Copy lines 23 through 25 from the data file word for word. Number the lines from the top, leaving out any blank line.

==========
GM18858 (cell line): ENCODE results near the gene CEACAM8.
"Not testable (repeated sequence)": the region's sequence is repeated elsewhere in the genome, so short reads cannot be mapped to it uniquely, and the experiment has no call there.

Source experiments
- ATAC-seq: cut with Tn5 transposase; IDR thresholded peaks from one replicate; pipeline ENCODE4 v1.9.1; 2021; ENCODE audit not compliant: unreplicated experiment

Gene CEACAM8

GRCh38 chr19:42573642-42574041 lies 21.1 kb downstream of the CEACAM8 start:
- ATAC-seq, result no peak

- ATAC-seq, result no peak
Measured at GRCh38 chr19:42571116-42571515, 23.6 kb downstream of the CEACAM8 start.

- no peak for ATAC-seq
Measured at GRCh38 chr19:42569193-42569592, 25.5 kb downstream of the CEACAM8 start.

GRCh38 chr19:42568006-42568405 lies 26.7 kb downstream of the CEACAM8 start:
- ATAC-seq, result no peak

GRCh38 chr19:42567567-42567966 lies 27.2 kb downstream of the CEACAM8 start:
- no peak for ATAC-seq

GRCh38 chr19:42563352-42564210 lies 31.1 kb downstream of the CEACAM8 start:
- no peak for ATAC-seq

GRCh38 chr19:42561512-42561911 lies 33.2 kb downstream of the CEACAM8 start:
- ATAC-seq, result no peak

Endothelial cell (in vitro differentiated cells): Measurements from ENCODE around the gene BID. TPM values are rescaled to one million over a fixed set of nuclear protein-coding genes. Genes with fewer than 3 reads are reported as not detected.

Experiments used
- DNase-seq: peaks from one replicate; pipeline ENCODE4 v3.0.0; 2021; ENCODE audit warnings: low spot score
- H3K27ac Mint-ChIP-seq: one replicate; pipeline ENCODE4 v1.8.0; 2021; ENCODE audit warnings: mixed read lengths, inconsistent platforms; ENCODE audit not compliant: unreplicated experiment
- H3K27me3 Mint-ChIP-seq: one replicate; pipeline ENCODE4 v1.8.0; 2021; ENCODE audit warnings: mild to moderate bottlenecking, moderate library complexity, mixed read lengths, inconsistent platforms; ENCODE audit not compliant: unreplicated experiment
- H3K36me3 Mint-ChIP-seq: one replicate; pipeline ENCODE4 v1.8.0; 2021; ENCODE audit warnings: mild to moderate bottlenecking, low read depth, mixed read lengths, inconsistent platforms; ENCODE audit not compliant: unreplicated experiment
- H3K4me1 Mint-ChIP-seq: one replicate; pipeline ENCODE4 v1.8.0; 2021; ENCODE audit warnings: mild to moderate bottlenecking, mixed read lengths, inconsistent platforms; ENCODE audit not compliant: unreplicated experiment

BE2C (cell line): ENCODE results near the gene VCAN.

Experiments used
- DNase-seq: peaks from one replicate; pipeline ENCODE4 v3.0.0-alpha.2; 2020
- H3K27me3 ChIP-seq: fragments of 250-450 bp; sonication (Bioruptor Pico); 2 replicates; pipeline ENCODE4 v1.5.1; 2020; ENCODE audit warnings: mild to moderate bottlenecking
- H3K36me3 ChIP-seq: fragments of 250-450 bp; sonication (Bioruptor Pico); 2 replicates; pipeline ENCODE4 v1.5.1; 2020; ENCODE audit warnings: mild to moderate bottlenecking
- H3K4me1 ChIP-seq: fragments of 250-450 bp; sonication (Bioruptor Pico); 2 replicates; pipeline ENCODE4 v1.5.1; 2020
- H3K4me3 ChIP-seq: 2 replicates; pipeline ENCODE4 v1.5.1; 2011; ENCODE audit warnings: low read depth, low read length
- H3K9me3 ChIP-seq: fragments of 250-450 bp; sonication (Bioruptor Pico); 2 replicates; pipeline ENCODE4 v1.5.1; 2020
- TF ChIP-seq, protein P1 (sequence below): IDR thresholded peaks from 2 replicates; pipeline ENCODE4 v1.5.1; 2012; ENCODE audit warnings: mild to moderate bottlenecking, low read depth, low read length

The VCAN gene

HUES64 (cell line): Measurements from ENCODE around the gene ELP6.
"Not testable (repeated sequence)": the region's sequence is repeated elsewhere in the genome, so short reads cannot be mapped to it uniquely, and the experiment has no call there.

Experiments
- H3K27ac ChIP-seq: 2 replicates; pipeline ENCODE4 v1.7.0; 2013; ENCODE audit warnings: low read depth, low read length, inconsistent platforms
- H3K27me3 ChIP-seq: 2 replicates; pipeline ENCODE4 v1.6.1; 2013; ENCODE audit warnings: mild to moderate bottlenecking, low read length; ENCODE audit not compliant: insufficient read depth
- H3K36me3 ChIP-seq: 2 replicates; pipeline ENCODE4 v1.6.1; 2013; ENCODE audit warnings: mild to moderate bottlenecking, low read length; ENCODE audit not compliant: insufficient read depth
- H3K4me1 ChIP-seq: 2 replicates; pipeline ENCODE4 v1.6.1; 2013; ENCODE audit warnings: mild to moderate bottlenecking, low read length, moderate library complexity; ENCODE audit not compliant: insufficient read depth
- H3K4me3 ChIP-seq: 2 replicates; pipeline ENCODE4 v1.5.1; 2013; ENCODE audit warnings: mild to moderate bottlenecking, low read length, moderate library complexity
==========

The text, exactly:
- H3K27ac Mint-ChIP-seq: one replicate; pipeline ENCODE4 v1.8.0; 2021; ENCODE audit warnings: mixed read lengths, inconsistent platforms; ENCODE audit not compliant: unreplicated experiment
- H3K27me3 Mint-ChIP-seq: one replicate; pipeline ENCODE4 v1.8.0; 2021; ENCODE audit warnings: mild to moderate bottlenecking, moderate library complexity, mixed read lengths, inconsistent platforms; ENCODE audit not compliant: unreplicated experiment
- H3K36me3 Mint-ChIP-seq: one replicate; pipeline ENCODE4 v1.8.0; 2021; ENCODE audit warnings: mild to moderate bottlenecking, low read depth, mixed read lengths, inconsistent platforms; ENCODE audit not compliant: unreplicated experiment